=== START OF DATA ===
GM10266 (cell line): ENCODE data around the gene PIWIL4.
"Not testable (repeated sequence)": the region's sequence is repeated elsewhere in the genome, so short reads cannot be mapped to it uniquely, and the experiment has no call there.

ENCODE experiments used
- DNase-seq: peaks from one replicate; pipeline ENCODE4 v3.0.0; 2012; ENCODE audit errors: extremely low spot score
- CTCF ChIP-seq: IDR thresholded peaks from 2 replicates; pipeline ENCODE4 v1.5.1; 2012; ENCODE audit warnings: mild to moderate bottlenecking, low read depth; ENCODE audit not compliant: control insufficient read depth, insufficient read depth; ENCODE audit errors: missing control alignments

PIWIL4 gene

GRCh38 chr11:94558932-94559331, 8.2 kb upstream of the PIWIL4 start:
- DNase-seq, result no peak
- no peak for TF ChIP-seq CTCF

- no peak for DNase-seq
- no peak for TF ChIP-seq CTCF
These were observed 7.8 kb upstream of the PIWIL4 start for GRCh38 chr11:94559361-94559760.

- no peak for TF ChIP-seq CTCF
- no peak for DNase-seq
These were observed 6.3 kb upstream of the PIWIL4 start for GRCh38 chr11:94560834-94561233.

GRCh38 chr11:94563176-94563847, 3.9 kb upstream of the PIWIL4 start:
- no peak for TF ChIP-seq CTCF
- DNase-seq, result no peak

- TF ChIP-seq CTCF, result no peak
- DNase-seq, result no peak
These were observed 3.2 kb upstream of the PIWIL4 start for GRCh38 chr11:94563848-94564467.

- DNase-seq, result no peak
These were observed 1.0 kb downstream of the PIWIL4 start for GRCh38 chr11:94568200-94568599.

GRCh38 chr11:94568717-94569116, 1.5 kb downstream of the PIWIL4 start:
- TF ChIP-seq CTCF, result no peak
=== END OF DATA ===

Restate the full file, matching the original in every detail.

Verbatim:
GM10266 (cell line): ENCODE data around the gene PIWIL4.
"Not testable (repeated sequence)": the region's sequence is repeated elsewhere in the genome, so short reads cannot be mapped to it uniquely, and the experiment has no call there.

ENCODE experiments used
- DNase-seq: peaks from one replicate; pipeline ENCODE4 v3.0.0; 2012; ENCODE audit errors: extremely low spot score
- CTCF ChIP-seq: IDR thresholded peaks from 2 replicates; pipeline ENCODE4 v1.5.1; 2012; ENCODE audit warnings: mild to moderate bottlenecking, low read depth; ENCODE audit not compliant: control insufficient read depth, insufficient read depth; ENCODE audit errors: missing control alignments

PIWIL4 gene

GRCh38 chr11:94558932-94559331, 8.2 kb upstream of the PIWIL4 start:
- DNase-seq, result no peak
- no peak for TF ChIP-seq CTCF

- no peak for DNase-seq
- no peak for TF ChIP-seq CTCF
These were observed 7.8 kb upstream of the PIWIL4 start for GRCh38 chr11:94559361-94559760.

- no peak for TF ChIP-seq CTCF
- no peak for DNase-seq
These were observed 6.3 kb upstream of the PIWIL4 start for GRCh38 chr11:94560834-94561233.

GRCh38 chr11:94563176-94563847, 3.9 kb upstream of the PIWIL4 start:
- no peak for TF ChIP-seq CTCF
- DNase-seq, result no peak

- TF ChIP-seq CTCF, result no peak
- DNase-seq, result no peak
These were observed 3.2 kb upstream of the PIWIL4 start for GRCh38 chr11:94563848-94564467.

- DNase-seq, result no peak
These were observed 1.0 kb downstream of the PIWIL4 start for GRCh38 chr11:94568200-94568599.

GRCh38 chr11:94568717-94569116, 1.5 kb downstream of the PIWIL4 start:
- TF ChIP-seq CTCF, result no peak